Woerner McInnis’ ability to translate soil-science into an easy-to-use consumer product impressed the panelists. Her company earned a supplier development marketing package and a $5,000 grant. Now available through Lowes.com, SoilKit will be featured in stores soon, according to Lowe’s website.
“SoilKit was born in an independent family garden center, so it’s exciting — the nation is looking for it now,” Woerner McInnis says. “What I value most from Lowe’s, an expert retailer in a nationwide business, is their number one focus to mentor small businesses.”
Maureen Wallace, public relations manager for Lowe’s, praised Woerner McInnis’ customer-focus and charisma.
“Christina’s story is compelling for many reasons: SoilKit tackles a real customer problem, with credibility backed by science and a family that’s farmed their land for five generations. Christina’s poise, passion and knowledge helped her product stand out, and we’re incredibly proud to call her one of our top Making It… with Lowe’s entrepreneurs.”
For Woerner McInnis, the success of her company lies in the cross-pollination of farming, technology and customer-needs.
“Homeowners are micro-farmers,” she says, and farming isn’t easy. “We put all the puzzle pieces together and made it easy on the homeowner and the person in the store, too.”
The soil analysis and suggestions for products and amounts also has a positive environmental benefit, as it prevents a common problem of over-fertilizing. Too much fertilizer leads to toxic runoff in waterways, including the Gulf of Mexico and the Mississippi River. Proper amounts feed the lawn without damaging the ecosystem.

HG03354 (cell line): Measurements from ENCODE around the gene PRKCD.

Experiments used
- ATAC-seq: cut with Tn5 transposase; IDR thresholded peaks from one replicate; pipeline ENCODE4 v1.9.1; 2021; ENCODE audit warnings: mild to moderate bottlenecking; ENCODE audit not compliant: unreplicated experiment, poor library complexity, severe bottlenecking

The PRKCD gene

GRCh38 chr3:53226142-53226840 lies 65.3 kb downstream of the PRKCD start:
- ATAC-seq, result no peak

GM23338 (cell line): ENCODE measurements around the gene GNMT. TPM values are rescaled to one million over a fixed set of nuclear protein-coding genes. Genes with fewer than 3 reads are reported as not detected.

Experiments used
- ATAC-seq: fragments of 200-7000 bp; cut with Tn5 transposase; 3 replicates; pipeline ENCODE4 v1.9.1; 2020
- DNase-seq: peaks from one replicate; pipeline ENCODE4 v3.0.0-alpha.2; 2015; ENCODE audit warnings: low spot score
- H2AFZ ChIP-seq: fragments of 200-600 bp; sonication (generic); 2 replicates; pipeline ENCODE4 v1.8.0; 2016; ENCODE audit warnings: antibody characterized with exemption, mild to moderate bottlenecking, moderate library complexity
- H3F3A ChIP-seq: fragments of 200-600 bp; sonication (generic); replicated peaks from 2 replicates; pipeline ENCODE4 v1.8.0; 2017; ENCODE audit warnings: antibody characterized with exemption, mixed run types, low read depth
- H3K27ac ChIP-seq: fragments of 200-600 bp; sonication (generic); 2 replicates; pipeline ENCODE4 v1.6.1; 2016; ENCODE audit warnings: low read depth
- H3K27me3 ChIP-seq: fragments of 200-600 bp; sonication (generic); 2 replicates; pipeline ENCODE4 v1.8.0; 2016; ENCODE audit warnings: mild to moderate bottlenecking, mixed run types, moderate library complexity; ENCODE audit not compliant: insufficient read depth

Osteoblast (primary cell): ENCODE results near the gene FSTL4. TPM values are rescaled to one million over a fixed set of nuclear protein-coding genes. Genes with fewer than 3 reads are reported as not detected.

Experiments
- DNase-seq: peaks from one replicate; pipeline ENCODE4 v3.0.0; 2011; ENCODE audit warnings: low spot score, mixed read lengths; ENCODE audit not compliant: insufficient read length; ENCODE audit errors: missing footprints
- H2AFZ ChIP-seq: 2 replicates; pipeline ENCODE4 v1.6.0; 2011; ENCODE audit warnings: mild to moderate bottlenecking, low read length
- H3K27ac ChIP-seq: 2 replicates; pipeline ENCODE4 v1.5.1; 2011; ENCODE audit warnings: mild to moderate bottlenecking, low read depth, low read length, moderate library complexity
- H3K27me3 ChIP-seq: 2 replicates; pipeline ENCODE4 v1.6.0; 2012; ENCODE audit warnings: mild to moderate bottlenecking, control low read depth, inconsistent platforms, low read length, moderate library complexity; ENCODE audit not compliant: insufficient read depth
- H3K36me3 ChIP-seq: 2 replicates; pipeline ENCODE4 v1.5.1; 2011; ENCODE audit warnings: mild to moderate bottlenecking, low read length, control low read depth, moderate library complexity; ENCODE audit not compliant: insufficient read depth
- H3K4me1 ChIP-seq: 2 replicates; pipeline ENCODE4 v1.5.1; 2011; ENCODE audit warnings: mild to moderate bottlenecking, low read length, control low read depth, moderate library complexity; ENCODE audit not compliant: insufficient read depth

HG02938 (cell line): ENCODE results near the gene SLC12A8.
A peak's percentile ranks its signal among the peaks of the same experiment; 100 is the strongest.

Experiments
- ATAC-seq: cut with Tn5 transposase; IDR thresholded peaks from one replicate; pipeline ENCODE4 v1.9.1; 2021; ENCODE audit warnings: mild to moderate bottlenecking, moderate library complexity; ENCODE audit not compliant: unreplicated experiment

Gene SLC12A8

“Fertilizer is not bad. Its misuse and abuse is bad,” Christina Woerner McInnis says. “Food doesn’t cause obesity; misuse of it causes obesity.”
In the future, Woerner McInnis envisions using SoilKit-type technology to offer continual updates and advice to customers throughout the growing season. The company would integrate SoilKit analysis with weather information analytics to customize advice to the home-grower throughout the nurturing season.
She would like to use SoilKit analysis to help residential soil absorb some of the legacy carbon in the broader atmosphere. It would be a win-win: good for the residential owner’s lawn and flowers and also better for the environment.
“We do all this coastal cleanup … yet our fertilizers are running off and killing our sea life,” she says. “Do what is right for the plants in your yard, and do what is right for the environment and be a steward. Begin with the end in mind.”
That’s the legacy she wants to leave for her four children, the sixth generation of the family business.